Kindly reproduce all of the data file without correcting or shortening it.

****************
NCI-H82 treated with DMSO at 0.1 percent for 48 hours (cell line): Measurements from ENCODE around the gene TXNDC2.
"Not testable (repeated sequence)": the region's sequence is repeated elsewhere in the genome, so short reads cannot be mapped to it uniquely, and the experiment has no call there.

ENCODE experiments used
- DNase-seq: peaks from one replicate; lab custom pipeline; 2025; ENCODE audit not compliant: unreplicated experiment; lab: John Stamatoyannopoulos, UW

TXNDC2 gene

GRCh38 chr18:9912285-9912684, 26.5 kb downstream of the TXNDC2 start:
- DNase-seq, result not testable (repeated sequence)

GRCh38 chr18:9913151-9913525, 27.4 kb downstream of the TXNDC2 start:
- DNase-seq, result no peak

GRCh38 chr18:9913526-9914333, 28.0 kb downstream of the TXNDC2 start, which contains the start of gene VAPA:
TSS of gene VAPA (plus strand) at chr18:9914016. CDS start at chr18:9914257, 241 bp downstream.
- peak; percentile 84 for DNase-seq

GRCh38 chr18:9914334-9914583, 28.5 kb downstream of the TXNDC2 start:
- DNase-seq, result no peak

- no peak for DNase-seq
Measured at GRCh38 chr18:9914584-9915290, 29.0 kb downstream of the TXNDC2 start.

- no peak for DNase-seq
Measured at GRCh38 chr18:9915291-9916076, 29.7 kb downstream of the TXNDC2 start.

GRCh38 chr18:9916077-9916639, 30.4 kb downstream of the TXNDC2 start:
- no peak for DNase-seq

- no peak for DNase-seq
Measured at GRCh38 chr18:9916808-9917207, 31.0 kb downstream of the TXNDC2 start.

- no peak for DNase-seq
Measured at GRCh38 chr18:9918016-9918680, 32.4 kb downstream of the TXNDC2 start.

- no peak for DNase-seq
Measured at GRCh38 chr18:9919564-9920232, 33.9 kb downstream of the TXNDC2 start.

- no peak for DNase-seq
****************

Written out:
NCI-H82 treated with DMSO at 0.1 percent for 48 hours (cell line): Measurements from ENCODE around the gene TXNDC2.
"Not testable (repeated sequence)": the region's sequence is repeated elsewhere in the genome, so short reads cannot be mapped to it uniquely, and the experiment has no call there.

ENCODE experiments used
- DNase-seq: peaks from one replicate; lab custom pipeline; 2025; ENCODE audit not compliant: unreplicated experiment; lab: John Stamatoyannopoulos, UW

TXNDC2 gene

GRCh38 chr18:9912285-9912684, 26.5 kb downstream of the TXNDC2 start:
- DNase-seq, result not testable (repeated sequence)

GRCh38 chr18:9913151-9913525, 27.4 kb downstream of the TXNDC2 start:
- DNase-seq, result no peak

GRCh38 chr18:9913526-9914333, 28.0 kb downstream of the TXNDC2 start, which contains the start of gene VAPA:
TSS of gene VAPA (plus strand) at chr18:9914016. CDS start at chr18:9914257, 241 bp downstream.
- peak; percentile 84 for DNase-seq

GRCh38 chr18:9914334-9914583, 28.5 kb downstream of the TXNDC2 start:
- DNase-seq, result no peak

- no peak for DNase-seq
Measured at GRCh38 chr18:9914584-9915290, 29.0 kb downstream of the TXNDC2 start.

- no peak for DNase-seq
Measured at GRCh38 chr18:9915291-9916076, 29.7 kb downstream of the TXNDC2 start.

GRCh38 chr18:9916077-9916639, 30.4 kb downstream of the TXNDC2 start:
- no peak for DNase-seq

- no peak for DNase-seq
Measured at GRCh38 chr18:9916808-9917207, 31.0 kb downstream of the TXNDC2 start.

- no peak for DNase-seq
Measured at GRCh38 chr18:9918016-9918680, 32.4 kb downstream of the TXNDC2 start.

- no peak for DNase-seq
Measured at GRCh38 chr18:9919564-9920232, 33.9 kb downstream of the TXNDC2 start.

- no peak for DNase-seq